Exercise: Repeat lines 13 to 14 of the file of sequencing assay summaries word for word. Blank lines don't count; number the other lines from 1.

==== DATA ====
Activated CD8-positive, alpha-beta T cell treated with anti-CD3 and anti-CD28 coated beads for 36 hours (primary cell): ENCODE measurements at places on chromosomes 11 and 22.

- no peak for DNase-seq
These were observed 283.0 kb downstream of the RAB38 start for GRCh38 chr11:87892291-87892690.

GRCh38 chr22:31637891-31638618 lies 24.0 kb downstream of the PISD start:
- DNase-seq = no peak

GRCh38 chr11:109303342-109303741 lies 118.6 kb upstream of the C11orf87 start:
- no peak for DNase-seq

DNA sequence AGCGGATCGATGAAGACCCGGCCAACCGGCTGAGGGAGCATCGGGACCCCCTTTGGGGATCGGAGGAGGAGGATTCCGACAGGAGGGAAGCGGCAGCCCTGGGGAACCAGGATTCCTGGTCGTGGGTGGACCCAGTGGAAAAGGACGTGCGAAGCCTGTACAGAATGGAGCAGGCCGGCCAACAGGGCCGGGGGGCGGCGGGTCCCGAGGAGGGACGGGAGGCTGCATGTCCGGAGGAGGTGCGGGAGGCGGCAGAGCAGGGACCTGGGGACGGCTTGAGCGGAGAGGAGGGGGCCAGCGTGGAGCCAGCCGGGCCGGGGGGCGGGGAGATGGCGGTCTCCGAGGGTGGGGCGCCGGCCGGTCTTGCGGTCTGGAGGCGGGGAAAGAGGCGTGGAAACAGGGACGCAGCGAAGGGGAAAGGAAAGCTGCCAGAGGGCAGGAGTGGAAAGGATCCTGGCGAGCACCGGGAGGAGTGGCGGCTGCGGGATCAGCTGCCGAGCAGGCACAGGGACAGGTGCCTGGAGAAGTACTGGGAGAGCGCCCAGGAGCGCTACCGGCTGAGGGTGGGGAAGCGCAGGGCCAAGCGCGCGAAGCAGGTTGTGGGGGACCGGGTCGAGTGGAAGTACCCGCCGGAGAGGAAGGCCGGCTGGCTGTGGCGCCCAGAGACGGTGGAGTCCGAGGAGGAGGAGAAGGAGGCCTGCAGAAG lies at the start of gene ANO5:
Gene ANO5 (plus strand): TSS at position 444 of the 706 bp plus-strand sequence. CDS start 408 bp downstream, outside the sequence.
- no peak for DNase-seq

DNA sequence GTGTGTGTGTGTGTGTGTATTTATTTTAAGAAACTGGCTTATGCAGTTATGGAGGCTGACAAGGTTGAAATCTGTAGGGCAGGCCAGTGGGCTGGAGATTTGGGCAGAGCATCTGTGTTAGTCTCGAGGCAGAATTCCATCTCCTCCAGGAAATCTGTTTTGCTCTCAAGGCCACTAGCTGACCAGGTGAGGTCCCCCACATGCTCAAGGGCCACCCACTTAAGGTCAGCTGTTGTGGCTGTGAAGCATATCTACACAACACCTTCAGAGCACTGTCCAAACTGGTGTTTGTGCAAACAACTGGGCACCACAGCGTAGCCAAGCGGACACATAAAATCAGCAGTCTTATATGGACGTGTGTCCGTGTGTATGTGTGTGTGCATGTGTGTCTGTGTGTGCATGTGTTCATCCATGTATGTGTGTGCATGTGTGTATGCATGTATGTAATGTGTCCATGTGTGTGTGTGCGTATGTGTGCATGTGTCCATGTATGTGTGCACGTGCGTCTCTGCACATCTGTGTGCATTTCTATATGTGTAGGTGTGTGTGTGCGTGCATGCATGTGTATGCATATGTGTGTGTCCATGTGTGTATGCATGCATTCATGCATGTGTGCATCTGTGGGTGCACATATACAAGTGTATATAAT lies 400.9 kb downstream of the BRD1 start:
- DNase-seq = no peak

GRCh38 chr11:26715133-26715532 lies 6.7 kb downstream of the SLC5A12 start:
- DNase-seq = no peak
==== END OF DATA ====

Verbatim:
GRCh38 chr11:26715133-26715532 lies 6.7 kb downstream of the SLC5A12 start:
- DNase-seq = no peak